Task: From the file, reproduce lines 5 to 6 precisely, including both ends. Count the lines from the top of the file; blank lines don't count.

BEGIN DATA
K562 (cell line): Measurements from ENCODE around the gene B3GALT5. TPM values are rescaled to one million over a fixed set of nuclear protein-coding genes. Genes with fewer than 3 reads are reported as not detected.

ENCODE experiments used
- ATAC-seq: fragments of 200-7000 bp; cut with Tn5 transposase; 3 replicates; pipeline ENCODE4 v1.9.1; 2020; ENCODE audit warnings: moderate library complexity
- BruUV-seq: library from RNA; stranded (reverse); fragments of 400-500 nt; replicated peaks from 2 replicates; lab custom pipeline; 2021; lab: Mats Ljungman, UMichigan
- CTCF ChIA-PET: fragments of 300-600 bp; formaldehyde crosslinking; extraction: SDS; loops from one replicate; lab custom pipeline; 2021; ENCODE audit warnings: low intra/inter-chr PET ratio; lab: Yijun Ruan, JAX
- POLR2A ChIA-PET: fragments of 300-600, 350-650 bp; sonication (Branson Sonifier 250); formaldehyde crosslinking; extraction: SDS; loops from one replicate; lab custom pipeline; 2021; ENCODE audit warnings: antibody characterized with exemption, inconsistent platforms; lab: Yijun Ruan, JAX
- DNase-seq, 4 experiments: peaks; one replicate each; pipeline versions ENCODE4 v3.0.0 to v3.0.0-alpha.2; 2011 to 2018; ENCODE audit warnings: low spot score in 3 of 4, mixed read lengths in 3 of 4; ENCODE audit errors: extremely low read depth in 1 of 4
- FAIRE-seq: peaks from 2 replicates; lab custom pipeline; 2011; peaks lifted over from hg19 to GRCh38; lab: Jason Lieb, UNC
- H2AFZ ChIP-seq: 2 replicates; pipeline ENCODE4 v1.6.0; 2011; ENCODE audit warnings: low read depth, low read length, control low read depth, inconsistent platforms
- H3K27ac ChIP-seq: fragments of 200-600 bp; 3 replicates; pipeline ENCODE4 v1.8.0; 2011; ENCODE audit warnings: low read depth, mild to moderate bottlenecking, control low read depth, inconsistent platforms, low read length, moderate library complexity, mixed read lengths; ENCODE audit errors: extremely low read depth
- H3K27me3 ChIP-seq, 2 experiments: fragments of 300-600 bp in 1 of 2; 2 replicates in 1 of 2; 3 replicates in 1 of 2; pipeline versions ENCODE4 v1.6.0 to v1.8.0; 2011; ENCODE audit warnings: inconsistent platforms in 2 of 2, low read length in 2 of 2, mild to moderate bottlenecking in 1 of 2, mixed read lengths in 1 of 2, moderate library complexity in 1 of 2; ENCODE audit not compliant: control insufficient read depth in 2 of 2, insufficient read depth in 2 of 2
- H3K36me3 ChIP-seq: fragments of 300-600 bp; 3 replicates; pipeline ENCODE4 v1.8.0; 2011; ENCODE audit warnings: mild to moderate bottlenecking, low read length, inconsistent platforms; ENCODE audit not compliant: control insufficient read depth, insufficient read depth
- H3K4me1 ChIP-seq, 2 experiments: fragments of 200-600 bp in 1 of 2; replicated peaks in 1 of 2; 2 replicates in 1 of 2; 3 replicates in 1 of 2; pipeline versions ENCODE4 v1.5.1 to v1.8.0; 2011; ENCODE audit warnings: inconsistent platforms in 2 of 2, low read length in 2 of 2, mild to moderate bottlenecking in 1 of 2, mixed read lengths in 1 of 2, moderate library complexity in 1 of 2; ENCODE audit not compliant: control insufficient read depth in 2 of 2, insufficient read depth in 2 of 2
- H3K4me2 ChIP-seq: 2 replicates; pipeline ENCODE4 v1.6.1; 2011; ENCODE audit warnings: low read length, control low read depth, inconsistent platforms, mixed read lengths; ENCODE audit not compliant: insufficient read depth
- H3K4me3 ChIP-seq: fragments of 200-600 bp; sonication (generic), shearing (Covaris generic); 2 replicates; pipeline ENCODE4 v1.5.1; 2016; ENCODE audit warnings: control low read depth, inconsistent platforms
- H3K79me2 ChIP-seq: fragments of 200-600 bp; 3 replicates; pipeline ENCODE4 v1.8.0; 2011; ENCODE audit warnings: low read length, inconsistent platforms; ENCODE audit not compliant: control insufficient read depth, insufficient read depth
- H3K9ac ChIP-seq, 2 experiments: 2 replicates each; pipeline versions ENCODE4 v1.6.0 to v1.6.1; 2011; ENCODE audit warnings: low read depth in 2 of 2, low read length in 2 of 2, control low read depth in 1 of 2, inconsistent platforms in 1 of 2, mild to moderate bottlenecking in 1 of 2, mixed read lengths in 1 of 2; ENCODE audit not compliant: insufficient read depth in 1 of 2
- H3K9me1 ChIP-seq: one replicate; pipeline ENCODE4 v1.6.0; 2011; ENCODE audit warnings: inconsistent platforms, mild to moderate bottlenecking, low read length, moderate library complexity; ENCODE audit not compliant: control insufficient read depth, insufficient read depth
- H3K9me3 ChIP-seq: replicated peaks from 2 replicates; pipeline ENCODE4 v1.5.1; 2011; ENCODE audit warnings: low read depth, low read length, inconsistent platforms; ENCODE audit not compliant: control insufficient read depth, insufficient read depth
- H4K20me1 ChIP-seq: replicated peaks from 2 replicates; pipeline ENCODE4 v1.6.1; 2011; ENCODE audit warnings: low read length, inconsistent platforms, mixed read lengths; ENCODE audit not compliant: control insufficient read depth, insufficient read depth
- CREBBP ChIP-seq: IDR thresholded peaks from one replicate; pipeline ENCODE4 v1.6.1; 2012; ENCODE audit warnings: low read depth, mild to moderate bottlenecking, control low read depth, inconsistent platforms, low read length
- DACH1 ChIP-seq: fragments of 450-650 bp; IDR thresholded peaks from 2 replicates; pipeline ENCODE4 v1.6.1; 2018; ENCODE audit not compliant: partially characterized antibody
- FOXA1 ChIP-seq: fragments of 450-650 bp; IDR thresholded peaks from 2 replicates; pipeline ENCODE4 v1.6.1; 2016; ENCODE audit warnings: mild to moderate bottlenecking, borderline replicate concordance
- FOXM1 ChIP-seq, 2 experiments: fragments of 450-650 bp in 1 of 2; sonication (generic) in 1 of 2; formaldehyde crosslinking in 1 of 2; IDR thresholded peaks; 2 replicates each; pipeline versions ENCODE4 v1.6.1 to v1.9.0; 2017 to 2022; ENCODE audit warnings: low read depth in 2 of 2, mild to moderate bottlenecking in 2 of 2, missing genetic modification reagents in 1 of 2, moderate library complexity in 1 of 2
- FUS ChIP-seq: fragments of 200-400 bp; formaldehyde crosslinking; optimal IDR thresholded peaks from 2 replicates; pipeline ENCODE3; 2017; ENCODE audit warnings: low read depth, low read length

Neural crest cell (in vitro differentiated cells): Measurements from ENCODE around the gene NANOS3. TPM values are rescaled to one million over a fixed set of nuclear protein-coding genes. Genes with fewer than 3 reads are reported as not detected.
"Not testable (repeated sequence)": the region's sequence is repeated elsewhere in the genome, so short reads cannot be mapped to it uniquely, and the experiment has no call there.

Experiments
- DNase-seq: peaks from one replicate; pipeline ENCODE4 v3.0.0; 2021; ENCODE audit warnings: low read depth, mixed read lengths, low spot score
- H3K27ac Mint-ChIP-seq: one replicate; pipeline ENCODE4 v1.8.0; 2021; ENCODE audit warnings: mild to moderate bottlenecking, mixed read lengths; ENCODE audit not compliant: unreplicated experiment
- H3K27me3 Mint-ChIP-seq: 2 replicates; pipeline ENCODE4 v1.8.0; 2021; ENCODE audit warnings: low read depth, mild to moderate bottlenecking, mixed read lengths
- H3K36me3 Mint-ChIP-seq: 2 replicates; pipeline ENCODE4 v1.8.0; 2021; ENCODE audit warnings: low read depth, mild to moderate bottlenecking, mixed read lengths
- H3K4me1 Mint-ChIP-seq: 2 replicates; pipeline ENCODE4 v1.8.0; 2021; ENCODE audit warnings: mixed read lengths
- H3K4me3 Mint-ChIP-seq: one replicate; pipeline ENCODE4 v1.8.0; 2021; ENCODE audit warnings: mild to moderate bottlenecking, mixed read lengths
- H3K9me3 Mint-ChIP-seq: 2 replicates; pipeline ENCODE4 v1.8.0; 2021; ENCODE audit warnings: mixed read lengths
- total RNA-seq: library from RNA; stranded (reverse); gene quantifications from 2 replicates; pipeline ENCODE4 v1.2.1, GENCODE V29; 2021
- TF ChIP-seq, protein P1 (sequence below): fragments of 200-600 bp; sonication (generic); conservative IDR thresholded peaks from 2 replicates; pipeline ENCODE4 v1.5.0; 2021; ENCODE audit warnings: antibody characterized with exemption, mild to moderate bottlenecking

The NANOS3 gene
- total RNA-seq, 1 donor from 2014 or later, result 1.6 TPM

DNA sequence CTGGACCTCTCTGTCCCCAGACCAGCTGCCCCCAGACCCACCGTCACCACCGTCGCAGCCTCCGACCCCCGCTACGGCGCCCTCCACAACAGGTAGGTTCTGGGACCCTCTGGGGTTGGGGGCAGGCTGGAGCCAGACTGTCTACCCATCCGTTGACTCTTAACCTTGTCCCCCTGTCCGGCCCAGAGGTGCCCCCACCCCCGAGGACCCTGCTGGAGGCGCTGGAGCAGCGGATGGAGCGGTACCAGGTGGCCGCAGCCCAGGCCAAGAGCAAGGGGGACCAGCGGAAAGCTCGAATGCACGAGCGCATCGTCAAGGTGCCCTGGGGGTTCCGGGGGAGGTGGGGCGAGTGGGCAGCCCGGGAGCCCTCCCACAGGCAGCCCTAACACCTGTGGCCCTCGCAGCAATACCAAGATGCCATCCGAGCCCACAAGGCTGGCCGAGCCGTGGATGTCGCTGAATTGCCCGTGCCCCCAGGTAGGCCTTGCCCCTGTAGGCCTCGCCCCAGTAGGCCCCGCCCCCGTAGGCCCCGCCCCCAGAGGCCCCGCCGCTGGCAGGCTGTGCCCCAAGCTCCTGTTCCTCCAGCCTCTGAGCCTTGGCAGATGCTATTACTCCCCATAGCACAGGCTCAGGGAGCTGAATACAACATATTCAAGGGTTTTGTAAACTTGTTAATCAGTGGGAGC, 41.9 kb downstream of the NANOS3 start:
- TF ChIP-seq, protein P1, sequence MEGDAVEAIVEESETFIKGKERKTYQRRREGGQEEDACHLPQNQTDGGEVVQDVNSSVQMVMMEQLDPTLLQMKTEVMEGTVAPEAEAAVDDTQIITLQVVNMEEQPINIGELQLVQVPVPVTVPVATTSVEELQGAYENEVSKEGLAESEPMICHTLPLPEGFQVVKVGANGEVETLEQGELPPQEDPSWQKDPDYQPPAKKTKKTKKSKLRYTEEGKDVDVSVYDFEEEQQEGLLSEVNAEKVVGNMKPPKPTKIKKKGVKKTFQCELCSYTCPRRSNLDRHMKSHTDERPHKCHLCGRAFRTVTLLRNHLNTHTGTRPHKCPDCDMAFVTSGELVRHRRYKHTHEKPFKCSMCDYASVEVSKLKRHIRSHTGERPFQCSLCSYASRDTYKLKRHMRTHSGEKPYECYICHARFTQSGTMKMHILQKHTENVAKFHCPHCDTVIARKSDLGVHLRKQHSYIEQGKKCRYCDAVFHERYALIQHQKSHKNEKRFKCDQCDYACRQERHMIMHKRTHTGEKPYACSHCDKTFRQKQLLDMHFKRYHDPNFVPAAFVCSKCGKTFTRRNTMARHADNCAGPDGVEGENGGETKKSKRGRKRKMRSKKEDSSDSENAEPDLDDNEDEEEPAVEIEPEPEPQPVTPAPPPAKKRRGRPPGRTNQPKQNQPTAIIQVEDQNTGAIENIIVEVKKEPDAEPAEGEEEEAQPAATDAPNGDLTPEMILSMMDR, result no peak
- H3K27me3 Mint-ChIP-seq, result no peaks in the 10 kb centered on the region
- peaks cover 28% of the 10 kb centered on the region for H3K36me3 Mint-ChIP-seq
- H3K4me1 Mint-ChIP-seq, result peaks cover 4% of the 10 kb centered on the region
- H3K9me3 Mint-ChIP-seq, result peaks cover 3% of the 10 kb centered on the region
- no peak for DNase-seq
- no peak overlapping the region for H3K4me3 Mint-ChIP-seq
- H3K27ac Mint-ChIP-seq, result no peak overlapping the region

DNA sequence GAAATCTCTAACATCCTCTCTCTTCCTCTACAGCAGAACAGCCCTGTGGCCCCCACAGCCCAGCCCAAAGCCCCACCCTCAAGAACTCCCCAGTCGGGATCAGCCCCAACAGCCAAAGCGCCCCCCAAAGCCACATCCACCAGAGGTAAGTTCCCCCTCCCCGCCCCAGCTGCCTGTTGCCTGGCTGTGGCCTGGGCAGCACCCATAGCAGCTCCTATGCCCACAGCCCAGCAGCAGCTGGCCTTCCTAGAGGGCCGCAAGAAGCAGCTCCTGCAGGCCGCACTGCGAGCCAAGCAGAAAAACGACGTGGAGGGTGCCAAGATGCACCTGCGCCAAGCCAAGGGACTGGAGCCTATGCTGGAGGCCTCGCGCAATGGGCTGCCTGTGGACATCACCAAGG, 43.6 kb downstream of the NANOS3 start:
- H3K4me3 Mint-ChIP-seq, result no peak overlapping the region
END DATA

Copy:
- CTCF ChIA-PET: fragments of 300-600 bp; formaldehyde crosslinking; extraction: SDS; loops from one replicate; lab custom pipeline; 2021; ENCODE audit warnings: low intra/inter-chr PET ratio; lab: Yijun Ruan, JAX
- POLR2A ChIA-PET: fragments of 300-600, 350-650 bp; sonication (Branson Sonifier 250); formaldehyde crosslinking; extraction: SDS; loops from one replicate; lab custom pipeline; 2021; ENCODE audit warnings: antibody characterized with exemption, inconsistent platforms; lab: Yijun Ruan, JAX